First of all I'd say that different parts of our planet face different impacts from climate change. Many parts of the Middle East - including Iran - will receive less precipitation and higher temperatures. Both of these will also become less predictable. We'll have increasing water shortages. But people in other parts of the world will have to cope with other things - like tropical storms, flooding and sea level rise. So it varies. But you can be certain of two things. First, extreme events will become the "new normal". Second, it will be the poorest who are hardest hit. And poverty and inequality will increase. For this reason, in different parts of the world, we'll need to implement different counter-measures to both mitigate and adapt. We'll need to do both. But, increasingly, we'll need to adapt. Our underlying goals must be to stabilize population growth, build resilience, become more "low-carbon" by changing our consumption patterns and curbing our greenhouse gas emissions. On Iran, it is clear that difficult decisions lie ahead. Our biggest problems in terms of sustainable development are water, energy efficiency, desertification, and air and water pollution. Not sure about the precise order. But those are the main ones. Water is without doubt our biggest challenge. But we start with an advantage. One key element in the struggle to adapt is that any nation's leadership must first recognize the importance of environmental and natural resource management challenges. I've been in Iran for just over two years. And I would say that for the past year and a half, the entire top leadership of the country - from the Supreme Leader, President Rouhani and members of his cabinet - all have been urging action, publicly and visibly, to respond to these environmental challenges. True, the country has not yet finalized its National Adaptation Plan to address climate change challenges. But Iran is already trying to find ways to deal with the early impact of climate change - like prolonged droughts, and drying wetlands. It is also recognizing the consequences of past resource management decisions which have already caused environmental problems. But solutions - and adaptations - are already being implemented. Let's talk about Lake Urmia in northwest Iran. Many people across the planet already know about its fight for survival. The situation in a nutshell is like this. Lake Urmia used to be one of the largest hyper-saline wetlands in the world with a surface area of around 5,000 square kilometers. Within the past 20 years, aggressive farming in the basin has diverted river water from entering the lake. In addition, there were problems of evaporation and infrastructure decisions that compounded the challenges. With hardly any inflow, 90 per cent of water has disappeared leaving an empty, dusty salt bed which damages - very ironically - surrounding agricultural lands and harming people's health. As if that weren't enough, farmers are drilling deeper in the surrounding lands to extract sweet water. As a result, saltwater from under the lake bed is seeping outwards and downwards into those wells and contaminating that water too. Making it brackish and unusable. In addition, during the same period that farming was expanding, we had a pretty difficult drought. Records show an almost 20 per cent decrease in rainfall over last 20 years. This prolonged drought could be attributable to climate change - but we can't really tell at this stage. So that's where we stood. The United Nations was asked to help. What we've done is to work with local farmers and government to initiate an adaptation process by implementing what we call "integrated participatory crop management". So far, with financial support from the Japanese Government as well as Government's own resources, we've implemented this technique successfully in 41 villages. This is expected to result in "saving" one-third of the water that would - under the old practices - have been used for farming. This "saved water" can flow back into the lake. But this is only part of the solution. Our problem is one of scale. Even with additional support which the Japanese have agreed to provide, and which will take the number of villages to 70, this number still represents fewer than 10 per cent of all irrigated farming in the Urmia basin. So massive up-scaling is needed to really carry the change. Our project will establish how feasible this approach is. Then there needs to be a national effort to upscale it as the resources and other inputs needed are of such a magnitude that only the Government can carry it forward. In reality, I would conclude like this. While there is no National Adaptation Plan as yet, there are several adaptation practices underway. The problem is time and resources. The key solution, I believe, is for the government to accelerate the development of a realistic and applicable National Adaptation Plan while up-scaling current ongoing practices with the support of the private sector, international partners and the general public.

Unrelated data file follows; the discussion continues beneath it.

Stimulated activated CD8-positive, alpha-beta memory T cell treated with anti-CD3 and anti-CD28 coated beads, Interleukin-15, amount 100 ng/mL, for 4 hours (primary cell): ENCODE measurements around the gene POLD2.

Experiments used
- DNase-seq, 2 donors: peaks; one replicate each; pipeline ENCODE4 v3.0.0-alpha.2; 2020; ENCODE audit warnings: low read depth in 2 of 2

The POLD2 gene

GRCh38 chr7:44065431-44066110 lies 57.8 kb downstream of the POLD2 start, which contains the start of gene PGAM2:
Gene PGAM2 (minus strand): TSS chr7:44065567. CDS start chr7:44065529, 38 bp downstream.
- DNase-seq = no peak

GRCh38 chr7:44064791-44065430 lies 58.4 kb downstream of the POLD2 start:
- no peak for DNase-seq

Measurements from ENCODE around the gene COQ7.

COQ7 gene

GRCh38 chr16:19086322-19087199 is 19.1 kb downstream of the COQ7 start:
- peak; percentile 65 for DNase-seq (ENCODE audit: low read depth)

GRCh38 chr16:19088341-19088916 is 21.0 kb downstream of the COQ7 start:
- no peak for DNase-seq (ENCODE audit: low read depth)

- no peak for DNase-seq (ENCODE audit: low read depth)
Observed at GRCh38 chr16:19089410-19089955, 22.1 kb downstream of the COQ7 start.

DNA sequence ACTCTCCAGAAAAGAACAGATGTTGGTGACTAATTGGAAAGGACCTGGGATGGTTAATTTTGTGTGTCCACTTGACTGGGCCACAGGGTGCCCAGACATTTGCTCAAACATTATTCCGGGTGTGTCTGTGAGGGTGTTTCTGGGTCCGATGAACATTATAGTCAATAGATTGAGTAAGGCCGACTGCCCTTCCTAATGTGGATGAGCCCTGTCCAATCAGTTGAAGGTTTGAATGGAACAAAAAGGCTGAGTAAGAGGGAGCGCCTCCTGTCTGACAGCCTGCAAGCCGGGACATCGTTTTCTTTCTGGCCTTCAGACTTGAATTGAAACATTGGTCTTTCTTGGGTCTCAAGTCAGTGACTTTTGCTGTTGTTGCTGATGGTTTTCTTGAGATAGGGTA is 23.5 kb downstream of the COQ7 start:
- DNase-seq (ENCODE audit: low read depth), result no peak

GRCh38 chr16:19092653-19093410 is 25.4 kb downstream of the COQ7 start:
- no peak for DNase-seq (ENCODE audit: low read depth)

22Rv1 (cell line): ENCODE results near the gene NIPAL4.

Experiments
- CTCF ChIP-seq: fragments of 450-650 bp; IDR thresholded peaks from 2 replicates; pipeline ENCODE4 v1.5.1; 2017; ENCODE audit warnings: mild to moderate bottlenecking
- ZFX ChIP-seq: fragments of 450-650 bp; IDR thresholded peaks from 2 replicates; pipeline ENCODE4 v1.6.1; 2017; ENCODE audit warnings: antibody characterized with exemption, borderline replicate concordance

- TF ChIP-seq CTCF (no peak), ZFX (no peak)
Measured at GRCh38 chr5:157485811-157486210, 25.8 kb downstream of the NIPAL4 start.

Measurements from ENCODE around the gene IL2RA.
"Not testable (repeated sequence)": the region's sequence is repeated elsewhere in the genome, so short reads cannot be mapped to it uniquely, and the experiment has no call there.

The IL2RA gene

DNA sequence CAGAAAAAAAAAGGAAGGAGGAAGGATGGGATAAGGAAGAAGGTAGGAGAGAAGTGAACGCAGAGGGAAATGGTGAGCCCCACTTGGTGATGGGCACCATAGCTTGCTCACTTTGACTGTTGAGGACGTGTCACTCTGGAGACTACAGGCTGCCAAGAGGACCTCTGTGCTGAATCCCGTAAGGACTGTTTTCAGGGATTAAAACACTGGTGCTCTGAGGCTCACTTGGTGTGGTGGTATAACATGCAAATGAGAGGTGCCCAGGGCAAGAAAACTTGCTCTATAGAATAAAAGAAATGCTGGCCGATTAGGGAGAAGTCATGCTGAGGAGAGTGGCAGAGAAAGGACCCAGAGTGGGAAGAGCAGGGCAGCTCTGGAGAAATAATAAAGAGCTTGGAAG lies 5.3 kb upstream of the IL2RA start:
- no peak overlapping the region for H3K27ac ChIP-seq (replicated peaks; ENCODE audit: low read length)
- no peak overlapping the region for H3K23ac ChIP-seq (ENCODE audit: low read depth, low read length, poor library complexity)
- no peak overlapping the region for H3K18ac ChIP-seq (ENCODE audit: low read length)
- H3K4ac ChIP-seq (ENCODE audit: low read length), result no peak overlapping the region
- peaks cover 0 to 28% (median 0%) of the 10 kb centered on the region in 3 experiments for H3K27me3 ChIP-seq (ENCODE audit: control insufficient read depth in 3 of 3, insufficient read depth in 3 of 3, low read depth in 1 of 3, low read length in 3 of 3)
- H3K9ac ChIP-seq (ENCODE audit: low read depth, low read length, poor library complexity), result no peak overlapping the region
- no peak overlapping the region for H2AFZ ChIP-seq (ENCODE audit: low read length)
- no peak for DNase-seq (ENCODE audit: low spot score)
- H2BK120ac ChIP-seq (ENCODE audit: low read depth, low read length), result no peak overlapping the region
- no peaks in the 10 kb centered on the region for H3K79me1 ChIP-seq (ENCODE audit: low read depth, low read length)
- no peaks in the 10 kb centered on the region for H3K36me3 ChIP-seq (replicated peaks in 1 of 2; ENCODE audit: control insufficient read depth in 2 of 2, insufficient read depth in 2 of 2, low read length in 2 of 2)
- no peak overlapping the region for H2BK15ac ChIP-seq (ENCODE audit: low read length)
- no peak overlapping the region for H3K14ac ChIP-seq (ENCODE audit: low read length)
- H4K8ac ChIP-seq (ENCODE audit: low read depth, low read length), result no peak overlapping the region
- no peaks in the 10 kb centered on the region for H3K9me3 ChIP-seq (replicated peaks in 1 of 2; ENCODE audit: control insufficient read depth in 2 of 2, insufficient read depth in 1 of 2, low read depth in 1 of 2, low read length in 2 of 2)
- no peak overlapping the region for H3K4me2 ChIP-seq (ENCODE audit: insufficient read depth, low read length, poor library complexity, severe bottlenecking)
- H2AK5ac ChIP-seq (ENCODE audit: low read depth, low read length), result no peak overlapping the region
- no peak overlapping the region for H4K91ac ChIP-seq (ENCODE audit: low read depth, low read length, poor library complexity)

Iran is the world's ninth largest emitter of greenhouse gases ahead of the UK, France, Mexico and Brazil but very little is known about its attitude to reducing its emissions. What is the overall consensus in Iran about global warming?

Your question seems to be: do Iranians "believe" in global warming and feel compelled to act? In a nutshell, I believe the government has demonstrated that it understands the enormity of the threat. But many - including the government as well - need to do more. Businesses need to be incentivized. The public generally needs to raise their awareness and act on their new knowledge. There is a very simple fact at play here. And this is that the human security of our planet - and of the Middle East - and of Iran - will ultimately come to rely in significant measure on our ability, as humans, to do the things I spoke of before. Things like managing population growth, building resilience, being "greener" in the way we consume things and emitting fewer greenhouse gases. Like many countries which are rich in natural resources, Iran has - in the past - used a development approach which has overtaxed its non-renewable resources and under-invested in its renewable ones. Iran's energy intensity and per capita CO2 emission levels are already among the highest in the world. Years of fuel price subsidies have set the price of energy extremely low in real terms. So it's no surprise that Iran is the world's 9th largest greenhouse gas emitter. But, for all these reasons, Iran must now play a large part in reducing its own emissions. And this process has started. As you know, in the recent past, Iran made the difficult - but I believe correct - decision to cut subsidies which were especially huge in the energy sector. Through a gradual cut in subsidies across the country, energy prices have increased and households and businesses are actively looking for energy saving options. We now need to see additional steps to improve energy efficiency in residential, industrial, transport and urban systems. We've talked about adaptation. Well, this is the flip side - mitigation. Greenhouse gas mitigation. More mitigation will come when Iran increases its share of solar, wind and geothermal power in its energy mix. Iran is considering greater private sector involvement in the power sector, especially in renewable energy. This - along with encouraging investment in new technology - will take Iran in the right direction.

For more information on Mr. Gary Lewis, and the exciting, impactful projects he's working on, you may follow him on Twitter.